SAS/STAT Examples

Handling Spatial Data in Spherical Coordinates

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PROC SPP and other spatial analysis procedures in SAS/STAT are designed to handle projected coordinate systems, where the distance between two points can be computed using the Euclidean formula, $\sqrt {(x_1 - x_2)^2 + (y_1 - y_2)^2 }$. If your data are collected in a spherical coordinate system—for example, longitude and latitude—then you should convert it to a projected system before applying PROC SPP. This example walks you through a sequence of steps that demonstrate how to handle data that have spherical coordinates in order to analyze them by using PROC SPP.


You are a geologist studying the relationship between the locations of earthquakes and the locations of geothermal activity in the western United States. You have earthquake data, courtesy of the United States Geological Service (USGS) and data about hot springs, courtesy of the National Oceanic and Atmospheric Administration (NOAA).

The Earthquakes data set is the collection of earthquakes with magnitude greater than 2.5 (on the Richter scale) in the continental United States collected from 2005 to 2015. In addition to the latitude and longitude of the epicenter of each earthquake, the data include other attributes, such as the earthquake’s magnitude. The following DATA step reads the data and creates the data set Earthquakes:

data earthquakes;
  length Type $ 10;
  infile "" url;
  input Latitude Longitude Depth Magnitude dNearestStation
        RootMeanSquareTime Type $;

The Hotsprings data set is the collection of hot spring locations in the continental United States. Again, along with the latitude and longitude of each hot spring, the data include other attributes, such as its temperature and popular name. The following DATA step reads the data and creates the data set Hotsprings:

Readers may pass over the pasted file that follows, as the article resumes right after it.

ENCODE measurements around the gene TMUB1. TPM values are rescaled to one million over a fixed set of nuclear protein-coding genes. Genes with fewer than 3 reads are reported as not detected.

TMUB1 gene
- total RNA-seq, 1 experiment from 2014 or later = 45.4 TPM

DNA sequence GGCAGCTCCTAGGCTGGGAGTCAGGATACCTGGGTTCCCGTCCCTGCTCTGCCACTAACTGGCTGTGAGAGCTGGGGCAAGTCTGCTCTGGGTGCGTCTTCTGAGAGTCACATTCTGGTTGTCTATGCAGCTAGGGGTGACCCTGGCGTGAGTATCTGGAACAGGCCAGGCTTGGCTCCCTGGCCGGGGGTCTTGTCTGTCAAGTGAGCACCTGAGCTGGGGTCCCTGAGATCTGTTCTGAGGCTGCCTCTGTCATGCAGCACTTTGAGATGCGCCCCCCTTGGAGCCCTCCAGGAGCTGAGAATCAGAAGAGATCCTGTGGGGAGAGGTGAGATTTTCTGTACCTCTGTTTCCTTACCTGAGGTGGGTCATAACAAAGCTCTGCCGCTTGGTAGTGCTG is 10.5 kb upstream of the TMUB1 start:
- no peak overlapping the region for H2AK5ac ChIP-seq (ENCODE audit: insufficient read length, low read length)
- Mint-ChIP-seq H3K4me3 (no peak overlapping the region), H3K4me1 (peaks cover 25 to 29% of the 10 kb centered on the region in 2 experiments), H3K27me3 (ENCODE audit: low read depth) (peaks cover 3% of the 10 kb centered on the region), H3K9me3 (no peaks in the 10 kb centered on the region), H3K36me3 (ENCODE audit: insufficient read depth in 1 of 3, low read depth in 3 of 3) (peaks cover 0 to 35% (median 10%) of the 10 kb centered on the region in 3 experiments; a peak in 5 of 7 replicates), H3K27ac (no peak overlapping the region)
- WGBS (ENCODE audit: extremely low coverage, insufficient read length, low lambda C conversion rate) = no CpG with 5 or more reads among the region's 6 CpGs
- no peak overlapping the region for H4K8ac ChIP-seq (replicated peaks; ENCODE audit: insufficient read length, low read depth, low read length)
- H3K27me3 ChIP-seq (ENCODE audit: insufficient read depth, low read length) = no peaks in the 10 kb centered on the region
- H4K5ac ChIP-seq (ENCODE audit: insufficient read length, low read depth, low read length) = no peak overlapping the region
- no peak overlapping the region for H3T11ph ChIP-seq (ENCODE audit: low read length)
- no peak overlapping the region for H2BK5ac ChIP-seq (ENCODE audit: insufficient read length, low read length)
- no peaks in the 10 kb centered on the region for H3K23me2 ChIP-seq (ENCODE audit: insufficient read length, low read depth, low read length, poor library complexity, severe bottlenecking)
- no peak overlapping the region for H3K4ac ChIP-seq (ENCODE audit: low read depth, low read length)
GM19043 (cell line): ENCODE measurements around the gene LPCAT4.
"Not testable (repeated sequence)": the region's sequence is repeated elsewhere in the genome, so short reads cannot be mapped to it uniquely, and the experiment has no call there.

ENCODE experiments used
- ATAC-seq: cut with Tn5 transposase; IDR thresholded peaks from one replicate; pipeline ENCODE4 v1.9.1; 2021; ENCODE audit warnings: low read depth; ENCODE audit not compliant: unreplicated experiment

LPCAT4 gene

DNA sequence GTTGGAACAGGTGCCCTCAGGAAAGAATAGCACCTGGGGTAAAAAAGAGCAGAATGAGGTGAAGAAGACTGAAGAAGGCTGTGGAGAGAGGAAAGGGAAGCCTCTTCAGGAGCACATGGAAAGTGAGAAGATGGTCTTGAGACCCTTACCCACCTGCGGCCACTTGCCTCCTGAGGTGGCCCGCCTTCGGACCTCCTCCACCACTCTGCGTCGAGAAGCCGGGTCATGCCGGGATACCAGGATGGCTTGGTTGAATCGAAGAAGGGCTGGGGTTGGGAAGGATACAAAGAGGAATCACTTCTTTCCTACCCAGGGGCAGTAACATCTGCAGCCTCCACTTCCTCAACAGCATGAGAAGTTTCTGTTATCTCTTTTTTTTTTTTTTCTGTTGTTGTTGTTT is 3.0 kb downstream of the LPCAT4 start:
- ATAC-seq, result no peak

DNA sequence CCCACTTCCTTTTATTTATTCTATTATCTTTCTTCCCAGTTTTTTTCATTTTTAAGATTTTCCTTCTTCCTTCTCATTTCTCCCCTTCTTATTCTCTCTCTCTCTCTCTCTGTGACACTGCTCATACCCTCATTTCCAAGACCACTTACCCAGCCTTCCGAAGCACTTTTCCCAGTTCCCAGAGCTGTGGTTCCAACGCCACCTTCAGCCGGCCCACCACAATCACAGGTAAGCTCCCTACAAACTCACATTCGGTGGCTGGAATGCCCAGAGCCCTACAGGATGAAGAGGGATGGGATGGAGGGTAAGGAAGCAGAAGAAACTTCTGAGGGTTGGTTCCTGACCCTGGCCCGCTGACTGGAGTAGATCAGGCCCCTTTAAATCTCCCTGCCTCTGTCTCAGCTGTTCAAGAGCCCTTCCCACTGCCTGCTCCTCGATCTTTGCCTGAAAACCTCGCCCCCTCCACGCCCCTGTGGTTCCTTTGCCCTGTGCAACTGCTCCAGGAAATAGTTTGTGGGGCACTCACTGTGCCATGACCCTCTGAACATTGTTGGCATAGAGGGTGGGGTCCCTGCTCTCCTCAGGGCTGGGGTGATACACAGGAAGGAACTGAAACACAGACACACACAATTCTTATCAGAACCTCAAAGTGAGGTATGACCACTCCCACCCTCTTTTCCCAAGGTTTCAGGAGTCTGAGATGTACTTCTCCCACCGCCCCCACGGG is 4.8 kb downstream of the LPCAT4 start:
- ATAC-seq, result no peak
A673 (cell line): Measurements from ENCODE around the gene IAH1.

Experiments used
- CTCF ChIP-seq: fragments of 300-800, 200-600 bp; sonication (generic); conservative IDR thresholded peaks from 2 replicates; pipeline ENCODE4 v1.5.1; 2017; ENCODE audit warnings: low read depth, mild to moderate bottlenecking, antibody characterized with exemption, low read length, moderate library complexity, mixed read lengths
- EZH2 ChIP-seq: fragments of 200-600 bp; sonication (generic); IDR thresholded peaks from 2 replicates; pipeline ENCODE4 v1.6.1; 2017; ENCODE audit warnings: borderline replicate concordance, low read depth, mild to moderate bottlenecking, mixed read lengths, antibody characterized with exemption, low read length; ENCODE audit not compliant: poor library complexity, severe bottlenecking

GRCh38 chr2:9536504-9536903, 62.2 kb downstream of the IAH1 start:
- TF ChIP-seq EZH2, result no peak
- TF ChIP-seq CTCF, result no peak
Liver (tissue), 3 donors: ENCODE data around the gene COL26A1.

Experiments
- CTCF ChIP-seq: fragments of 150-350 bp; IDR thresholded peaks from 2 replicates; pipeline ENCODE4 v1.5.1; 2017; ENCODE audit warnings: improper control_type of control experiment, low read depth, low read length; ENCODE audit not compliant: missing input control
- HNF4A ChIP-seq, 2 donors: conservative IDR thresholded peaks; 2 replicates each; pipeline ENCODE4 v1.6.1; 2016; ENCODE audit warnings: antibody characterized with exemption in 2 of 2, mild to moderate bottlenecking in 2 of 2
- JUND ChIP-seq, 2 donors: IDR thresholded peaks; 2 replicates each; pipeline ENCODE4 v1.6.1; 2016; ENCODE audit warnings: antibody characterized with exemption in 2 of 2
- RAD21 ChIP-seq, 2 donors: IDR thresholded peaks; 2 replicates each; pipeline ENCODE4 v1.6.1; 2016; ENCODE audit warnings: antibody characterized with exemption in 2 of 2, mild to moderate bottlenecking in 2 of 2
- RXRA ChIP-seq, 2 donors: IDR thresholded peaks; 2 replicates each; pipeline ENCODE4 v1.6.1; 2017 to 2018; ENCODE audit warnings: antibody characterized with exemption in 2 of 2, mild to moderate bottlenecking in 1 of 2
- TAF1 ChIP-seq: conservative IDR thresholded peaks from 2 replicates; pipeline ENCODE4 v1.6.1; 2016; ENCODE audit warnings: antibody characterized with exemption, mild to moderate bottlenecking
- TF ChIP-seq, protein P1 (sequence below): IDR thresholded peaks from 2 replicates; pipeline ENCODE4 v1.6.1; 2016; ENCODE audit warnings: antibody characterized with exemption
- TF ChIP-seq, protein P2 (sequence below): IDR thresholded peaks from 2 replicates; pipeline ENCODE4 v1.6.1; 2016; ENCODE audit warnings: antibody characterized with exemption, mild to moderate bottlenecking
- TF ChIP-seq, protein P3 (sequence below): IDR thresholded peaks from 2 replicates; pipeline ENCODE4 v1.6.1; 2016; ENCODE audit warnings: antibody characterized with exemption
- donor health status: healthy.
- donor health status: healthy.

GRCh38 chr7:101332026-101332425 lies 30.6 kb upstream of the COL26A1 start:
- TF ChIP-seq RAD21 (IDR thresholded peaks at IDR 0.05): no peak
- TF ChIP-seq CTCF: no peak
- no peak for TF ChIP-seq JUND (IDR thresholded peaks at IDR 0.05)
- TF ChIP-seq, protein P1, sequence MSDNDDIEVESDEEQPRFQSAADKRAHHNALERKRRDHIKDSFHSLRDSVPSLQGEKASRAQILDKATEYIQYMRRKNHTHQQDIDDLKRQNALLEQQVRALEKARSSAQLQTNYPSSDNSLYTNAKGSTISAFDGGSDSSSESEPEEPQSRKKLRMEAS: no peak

data hotsprings;
  length Type $ 10;
  infile "" url;
  input Latitude 1-6 Longitude 8-15 TemperatureFarenheit $ 17-19
        TemperatureCelsius $ 21-23;
  Type = "hotspring";

You can view both of the data sets as spatial point patterns that are given in spherical coordinates. To explore whether the locations of hot springs and earthquakes are correlated, you first merge the two data sets into a single marked spatial point pattern, with a type variable to denote an earthquake, explosion, landslide, or hot spring, as shown in the following code.

data QuakesAndSprings;
   set earthquakes hotsprings;
   where (type in ('hotspring','earthquake'));

The combined data set, QuakesAndSprings, contains locations in spherical coordinates, given as Longitude and Latitude. You can use the GPROJECT procedure in SAS/GRAPH® to transform these spherical coordinates to projected coordinates. PROC GPROJECT requires that the data have an identification variable and that the spherical coordinates be named X and Y, respectively. The following statements prepare the data, apply PROC GPROJECT, and then prepare the resulting projected data for analysis by PROC SPP:

data GProjectIn;
   set QuakesAndSprings;
   ID = _N_;
   rename latitude=y longitude=x;

proc gproject data=GProjectIn out=GProjectOut degrees;
   id ID;

data GProjectOut;
   set GProjectOut;
   format _character_;
   informat _character_;

The resulting data set, GProjectOut, contains the data in projected coordinates. In this form, you can use the projected data with PROC SPP to analyze the relationship between earthquakes and hot springs by using the following statements

 ods graphics on;
 proc spp data=GProjectOut plots(unpack)=(all observ(attr=mark));
    process p = (X,Y / mark=type)
                / G cross=types('hotspring','earthquake') maxdist=max;

Figure 1: Projected locations of earthquakes and hot springs

Projected locations of earthquakes and hot springs

Figure 1 shows the locations of earthquakes, hot springs, landslides and explosions of different kinds.

Figure 2: Cross G-function between Hot Spring and Earthquake

Cross G-function between Hot Spring and Earthquake

Figure 2 shows the plot of the edge-corrected cross G-function computed between earthquakes and hot springs. The blue line, which represents the empirical cross G-function, is far above the dashed red line. The confidence interval of the cross G-function is shown by the blue band around the blue line, also does not intersect with the dashed red line. This suggests that earthquakes are indeed clustered around hot spring locations.